From sharing information, groups may move on to “examine their breasts and cervixes together…. some groups treat infections with home remedies and use herbs that induce abortion. Experienced groups then may take this challenge one fear further with menstrual extraction.”(12) Menstrual extraction removes a woman’s uterine contents using a Del-Em, a flexible “plastic cannula similar to a straw … attached to a hand-operated syringe with a one way value.(13) It may be done in order “to eliminate the general nuisance of menstrual flow and to relieve menstrual pain.”(14)
If performed regularly, the practice can also reduce the need for abortions, and functions, for many women, as an ideal method of birth control or back-up method. The Federation of Feminist Women’s Health Centers [6221 Wilshire Boulevard, Suite 419-A, Los Angeles, CA. 90048] distributes, a video introducing the concept and technique of menstrual extraction.
What “Jane” and menstrual extraction technique both point toward is the notion that women can surpass the narrowly legalistic model around which so much of the debate over abortion revolves. Rhonda Copelan’s contribution to Fried’s collection suggests that the model of autonomy informing both “Jane” and the women’s self-help groups might allow the reproductive rights movement to surmount some of the problems imposed by the legal reliance on the concept of privacy.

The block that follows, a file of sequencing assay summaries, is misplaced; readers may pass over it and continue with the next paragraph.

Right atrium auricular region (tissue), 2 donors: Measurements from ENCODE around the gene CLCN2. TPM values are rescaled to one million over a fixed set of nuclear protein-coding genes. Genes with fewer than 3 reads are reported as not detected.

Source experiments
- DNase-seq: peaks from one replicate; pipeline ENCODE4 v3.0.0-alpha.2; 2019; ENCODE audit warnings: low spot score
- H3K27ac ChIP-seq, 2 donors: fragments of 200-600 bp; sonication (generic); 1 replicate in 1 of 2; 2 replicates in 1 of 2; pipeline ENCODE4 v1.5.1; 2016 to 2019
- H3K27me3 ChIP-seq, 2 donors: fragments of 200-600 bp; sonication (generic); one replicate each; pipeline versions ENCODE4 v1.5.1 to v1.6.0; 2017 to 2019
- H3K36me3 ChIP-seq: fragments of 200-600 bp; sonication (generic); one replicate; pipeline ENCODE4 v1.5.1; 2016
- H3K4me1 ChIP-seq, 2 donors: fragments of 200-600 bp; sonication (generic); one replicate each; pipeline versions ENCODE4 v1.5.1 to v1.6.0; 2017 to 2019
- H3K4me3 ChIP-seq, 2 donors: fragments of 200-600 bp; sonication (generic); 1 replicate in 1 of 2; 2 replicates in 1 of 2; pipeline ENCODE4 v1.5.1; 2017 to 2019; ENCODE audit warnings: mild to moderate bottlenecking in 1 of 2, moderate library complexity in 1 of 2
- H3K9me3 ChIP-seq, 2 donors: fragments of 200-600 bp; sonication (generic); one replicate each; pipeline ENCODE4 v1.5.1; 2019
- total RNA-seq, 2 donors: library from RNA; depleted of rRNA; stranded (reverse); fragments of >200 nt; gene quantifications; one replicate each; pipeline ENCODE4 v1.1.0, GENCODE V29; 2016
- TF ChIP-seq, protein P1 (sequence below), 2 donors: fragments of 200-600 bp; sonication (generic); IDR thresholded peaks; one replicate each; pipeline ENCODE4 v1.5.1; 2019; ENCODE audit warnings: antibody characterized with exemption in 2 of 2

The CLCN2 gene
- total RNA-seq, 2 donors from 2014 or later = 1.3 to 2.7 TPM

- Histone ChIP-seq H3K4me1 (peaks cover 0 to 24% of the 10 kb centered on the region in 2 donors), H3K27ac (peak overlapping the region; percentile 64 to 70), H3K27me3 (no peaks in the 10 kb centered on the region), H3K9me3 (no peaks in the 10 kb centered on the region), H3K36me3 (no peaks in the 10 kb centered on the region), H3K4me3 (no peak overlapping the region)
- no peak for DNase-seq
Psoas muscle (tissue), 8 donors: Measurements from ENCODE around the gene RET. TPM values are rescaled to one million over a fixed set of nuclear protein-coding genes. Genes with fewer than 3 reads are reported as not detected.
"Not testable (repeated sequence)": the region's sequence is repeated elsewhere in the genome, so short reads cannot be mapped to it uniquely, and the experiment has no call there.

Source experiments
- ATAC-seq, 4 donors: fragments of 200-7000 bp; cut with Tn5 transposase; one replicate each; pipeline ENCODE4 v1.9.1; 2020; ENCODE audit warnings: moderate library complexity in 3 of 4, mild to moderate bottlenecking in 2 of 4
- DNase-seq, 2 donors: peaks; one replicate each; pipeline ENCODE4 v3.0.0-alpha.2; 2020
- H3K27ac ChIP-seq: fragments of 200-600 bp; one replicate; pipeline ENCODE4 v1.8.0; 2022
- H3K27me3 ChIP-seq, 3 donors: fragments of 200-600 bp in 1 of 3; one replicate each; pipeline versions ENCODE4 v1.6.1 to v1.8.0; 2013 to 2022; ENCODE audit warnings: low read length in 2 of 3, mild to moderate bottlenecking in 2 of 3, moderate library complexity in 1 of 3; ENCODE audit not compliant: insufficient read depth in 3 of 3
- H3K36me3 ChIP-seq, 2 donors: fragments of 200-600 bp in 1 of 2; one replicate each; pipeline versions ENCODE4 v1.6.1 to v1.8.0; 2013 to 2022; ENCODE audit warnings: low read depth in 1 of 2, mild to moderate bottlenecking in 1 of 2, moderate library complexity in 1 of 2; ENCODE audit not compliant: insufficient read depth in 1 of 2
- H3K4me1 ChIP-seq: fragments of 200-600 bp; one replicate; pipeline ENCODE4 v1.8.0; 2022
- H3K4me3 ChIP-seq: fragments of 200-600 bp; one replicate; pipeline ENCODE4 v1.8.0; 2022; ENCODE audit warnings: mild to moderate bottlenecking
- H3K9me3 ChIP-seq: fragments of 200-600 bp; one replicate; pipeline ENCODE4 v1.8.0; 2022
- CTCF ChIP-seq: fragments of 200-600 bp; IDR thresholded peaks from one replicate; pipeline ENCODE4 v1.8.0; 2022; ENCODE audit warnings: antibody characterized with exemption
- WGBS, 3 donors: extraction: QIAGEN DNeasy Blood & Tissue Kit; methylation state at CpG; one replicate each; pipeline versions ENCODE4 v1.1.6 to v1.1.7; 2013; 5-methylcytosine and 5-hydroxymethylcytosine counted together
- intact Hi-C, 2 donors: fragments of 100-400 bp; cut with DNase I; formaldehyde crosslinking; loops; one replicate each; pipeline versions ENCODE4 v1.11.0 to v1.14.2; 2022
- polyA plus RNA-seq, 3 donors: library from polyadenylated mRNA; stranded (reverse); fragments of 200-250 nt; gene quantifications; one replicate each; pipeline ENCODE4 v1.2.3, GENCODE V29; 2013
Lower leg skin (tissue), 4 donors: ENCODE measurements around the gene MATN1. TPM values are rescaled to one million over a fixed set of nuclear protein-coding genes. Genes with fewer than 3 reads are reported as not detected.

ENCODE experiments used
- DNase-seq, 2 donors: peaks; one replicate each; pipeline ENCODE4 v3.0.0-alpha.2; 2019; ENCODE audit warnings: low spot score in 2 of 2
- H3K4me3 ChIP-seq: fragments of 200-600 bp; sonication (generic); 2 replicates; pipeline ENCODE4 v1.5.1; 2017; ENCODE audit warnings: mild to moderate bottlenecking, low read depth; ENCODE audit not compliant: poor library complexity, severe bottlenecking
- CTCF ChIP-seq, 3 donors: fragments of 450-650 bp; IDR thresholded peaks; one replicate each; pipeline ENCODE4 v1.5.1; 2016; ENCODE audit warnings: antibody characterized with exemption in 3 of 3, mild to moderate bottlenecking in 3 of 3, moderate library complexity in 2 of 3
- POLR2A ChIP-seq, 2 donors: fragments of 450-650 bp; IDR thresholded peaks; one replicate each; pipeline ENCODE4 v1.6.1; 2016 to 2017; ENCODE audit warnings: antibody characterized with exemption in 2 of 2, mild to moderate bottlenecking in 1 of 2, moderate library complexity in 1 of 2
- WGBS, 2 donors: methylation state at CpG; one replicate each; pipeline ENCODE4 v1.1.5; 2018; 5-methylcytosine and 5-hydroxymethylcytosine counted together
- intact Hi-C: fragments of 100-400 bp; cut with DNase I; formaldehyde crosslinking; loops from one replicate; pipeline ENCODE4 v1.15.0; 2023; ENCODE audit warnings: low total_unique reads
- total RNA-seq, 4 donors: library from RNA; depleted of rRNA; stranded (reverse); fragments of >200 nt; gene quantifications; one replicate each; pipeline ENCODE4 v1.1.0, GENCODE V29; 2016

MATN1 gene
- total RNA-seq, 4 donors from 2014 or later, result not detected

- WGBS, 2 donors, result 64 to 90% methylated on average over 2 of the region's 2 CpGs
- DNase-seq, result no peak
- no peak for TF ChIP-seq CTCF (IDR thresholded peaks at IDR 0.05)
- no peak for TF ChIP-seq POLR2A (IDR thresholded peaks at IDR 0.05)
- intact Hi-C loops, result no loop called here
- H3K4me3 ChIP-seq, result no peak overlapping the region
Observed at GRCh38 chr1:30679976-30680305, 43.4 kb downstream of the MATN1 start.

This issue is a particularly difficult one. At the same time that women should not concede private control over their bodies to the state, it should be recognized that the notion of privacy is an extremely limited one that cannot be used to ground the full meaning of reproductive freedom—of which the right to abortion is only a part.
Most significantly, the focus on privacy is essentially a negative one, defined in terms of state non-interference in marriage and the family.(15) Clearly, such a principle is questionable—perhaps self-defeating—for a movement that is concerned with women’s liberation as a whole.
Copelan’s discussion of recent Supreme Court cases points out the limitations inherent in the focus on privacy. In 1986, the Supreme Court refused to interpret privacy such that it would overturn Georgia’s sodomy law, “which punished sodomy with a potential 20 years in prison.”(16) In this case, the justices’ homophobic fear and hostility to sexual freedom resulted in their refusal to recognize “gay sexual intimacy… as an essential part of the familial relations of lesbians and gay men.”(17)